The South Caspian Basin hosts more than 600 onshore and offshore oil and gas fields characterized by large variations in fluid properties impacting field development and nearby exploration efforts. A total of 32 surface and downhole fluid samples collected from six distinct Pliocene sandstones in an offshore anticline field in the eastern South Caspian Basin were analyzed (gas, light- and midrange–fraction composition, biomarkers, and bulk and gas compound-specific carbon isotopes) to investigate the processes controlling the fluid properties at the field scale. Sampling and sample handling methodologies enabled preservation and recovery of representative light-end compositions.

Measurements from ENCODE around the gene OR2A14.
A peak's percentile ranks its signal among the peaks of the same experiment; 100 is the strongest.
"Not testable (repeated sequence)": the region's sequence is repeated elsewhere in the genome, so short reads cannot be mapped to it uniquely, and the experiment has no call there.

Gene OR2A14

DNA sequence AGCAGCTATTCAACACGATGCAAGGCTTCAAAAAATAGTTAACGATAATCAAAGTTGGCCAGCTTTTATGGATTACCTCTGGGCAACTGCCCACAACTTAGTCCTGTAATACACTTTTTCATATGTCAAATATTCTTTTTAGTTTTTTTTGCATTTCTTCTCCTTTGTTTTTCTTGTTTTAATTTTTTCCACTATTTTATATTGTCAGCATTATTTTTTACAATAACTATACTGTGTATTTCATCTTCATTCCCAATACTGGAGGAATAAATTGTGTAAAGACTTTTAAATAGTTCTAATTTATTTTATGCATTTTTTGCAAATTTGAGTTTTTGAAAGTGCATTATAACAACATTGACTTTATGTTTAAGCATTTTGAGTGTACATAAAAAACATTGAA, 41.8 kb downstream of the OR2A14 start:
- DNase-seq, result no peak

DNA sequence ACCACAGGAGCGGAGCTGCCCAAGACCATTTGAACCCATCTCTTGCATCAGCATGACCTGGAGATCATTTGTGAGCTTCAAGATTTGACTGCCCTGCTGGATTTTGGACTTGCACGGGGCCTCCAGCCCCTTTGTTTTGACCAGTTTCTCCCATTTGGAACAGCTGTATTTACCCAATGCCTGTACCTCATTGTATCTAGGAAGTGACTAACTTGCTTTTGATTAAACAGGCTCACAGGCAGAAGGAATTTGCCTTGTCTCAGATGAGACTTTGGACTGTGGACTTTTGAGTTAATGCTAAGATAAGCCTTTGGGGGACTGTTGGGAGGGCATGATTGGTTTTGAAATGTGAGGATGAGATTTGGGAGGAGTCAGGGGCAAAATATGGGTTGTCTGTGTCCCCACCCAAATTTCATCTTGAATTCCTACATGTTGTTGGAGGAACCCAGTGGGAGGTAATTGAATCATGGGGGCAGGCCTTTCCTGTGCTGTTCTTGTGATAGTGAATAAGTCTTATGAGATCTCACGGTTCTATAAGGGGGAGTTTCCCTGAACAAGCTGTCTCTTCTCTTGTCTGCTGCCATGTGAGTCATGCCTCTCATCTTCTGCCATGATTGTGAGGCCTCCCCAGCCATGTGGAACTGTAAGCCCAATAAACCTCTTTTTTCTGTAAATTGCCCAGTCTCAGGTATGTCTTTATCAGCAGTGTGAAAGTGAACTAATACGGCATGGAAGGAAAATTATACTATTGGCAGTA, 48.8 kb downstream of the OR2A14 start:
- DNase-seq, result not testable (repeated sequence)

Lateral fluid property variations within the main productive sandstone reservoir (API gravity from 36.8° to 53.4° and gas–oil ratio from 544 to 947 SCF/bbl) were found to result from the combined effects of biodegradation, water washing, and a light charge contribution, the latter having the predominant impact on the observed fluid properties variations. Ongoing migration of higher-maturity fluids generated deeper in the South Caspian Basin or evaporative fractionation, which likely affected fluids in the deeper sandstones, may be responsible for the contribution of a volatile enriched charge to the shallow reservoirs. A comparison based on source and maturity diagnostic parameters with Pliocene reservoir oils from the western South Caspian Basin is consistent with a similar reservoir filling history but more complex migration pathways for the eastern South Caspian Basin reservoirs.

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